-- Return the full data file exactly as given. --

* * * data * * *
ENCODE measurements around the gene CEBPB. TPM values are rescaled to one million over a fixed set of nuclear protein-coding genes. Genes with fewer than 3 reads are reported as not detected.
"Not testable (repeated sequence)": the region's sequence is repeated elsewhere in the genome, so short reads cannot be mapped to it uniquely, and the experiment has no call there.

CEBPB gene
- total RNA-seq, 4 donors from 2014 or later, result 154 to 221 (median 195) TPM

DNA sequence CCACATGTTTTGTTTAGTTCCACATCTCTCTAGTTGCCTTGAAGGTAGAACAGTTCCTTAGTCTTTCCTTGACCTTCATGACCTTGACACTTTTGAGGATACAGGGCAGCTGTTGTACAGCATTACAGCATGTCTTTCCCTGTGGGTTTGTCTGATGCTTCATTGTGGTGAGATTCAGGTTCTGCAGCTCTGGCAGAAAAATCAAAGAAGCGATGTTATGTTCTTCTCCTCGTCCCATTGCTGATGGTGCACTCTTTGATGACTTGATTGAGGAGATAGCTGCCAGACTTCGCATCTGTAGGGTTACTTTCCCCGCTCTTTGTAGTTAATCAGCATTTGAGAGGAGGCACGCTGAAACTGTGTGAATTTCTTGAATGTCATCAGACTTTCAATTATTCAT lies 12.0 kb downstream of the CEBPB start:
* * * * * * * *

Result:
ENCODE measurements around the gene CEBPB. TPM values are rescaled to one million over a fixed set of nuclear protein-coding genes. Genes with fewer than 3 reads are reported as not detected.
"Not testable (repeated sequence)": the region's sequence is repeated elsewhere in the genome, so short reads cannot be mapped to it uniquely, and the experiment has no call there.

CEBPB gene
- total RNA-seq, 4 donors from 2014 or later, result 154 to 221 (median 195) TPM

DNA sequence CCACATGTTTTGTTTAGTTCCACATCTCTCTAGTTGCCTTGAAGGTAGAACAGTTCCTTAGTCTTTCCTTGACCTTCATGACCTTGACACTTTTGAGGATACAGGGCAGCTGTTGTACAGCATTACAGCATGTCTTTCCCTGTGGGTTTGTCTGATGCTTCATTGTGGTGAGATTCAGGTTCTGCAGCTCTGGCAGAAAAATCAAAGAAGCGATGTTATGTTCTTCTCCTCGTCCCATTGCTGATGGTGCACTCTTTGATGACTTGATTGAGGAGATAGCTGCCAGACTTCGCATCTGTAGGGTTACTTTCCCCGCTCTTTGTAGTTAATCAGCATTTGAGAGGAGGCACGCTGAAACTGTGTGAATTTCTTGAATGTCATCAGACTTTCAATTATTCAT lies 12.0 kb downstream of the CEBPB start: